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UK public finances to be ‘£25bn worse off’ by 2020
The prospects for the UK’s public finances have deteriorated by £25bn since the March Budget, an influential think tank has warned.
The Institute for Fiscal Studies said weak growth would lead to lower-than-expected tax receipts, increasing borrowing by £25bn by 2019-20.
The weaker prospects for the economy would result in a “significant increase in the deficit”, it said.
Its forecasts come ahead of the Autumn Statement on 23 November.
The event will mark Philip Hammond’s first significant test since he became chancellor.
“The new chancellor’s first fiscal event will not be easy,” said IFS research economist Thomas Pope.
“Growth forecasts are almost sure to be cut, leading to a significant increase in the deficit even if all the very challenging spending cuts currently planned are in fact delivered.”
‘Two big decisions’
Mr Hammond has already said he will prioritise spending on new homes and transport rather than following his predecessor George Osborne’s aim to balance the books by 2020.
The IFS said he now had “two big decisions” to make; one on whether he should increase spending or cut taxes to boost the economy and the second on what new fiscal targets he should announce.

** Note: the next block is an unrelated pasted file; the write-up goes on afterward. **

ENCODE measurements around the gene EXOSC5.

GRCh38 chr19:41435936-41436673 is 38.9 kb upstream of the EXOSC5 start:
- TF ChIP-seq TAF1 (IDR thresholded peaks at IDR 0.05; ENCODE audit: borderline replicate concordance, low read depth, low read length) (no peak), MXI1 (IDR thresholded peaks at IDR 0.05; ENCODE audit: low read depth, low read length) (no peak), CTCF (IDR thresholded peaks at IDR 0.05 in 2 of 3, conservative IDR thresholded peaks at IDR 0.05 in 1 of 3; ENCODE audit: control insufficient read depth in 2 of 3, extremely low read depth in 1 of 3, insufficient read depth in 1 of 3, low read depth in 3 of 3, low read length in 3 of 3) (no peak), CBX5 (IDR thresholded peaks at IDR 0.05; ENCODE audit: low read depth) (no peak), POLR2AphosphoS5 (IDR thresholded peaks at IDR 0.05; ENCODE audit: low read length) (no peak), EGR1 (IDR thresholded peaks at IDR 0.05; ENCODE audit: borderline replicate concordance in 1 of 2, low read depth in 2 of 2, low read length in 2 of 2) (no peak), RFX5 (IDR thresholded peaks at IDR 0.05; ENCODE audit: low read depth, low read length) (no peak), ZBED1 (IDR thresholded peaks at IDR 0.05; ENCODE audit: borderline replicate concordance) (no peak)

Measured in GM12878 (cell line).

Mr Pope said given uncertainty over the economic outlook, Mr Hammond “might be wise to respond cautiously for now”.
“Any new fiscal targets should be reasonably flexible,” he said.
The Bank of England expects inflation to almost triple to 2.7% next year
Several groups have reduced their UK growth forecasts and raised their inflation forecasts since the EU referendum.
Last month, the International Monetary Fund cut its forecast for 2017 UK economic growth to 1.1% as it warned that the global recovery remains “weak and precarious”.
International body the OECD also cut its forecast for next year from 2% to 1%, saying: “Uncertainty about the future path of policy and the reaction of the economy remains very high and risks remain to the downside.”
Last week, the Bank of England upgraded its growth forecasts for this year and next, but cut expectations for 2018 to 1.5% from 1.8%.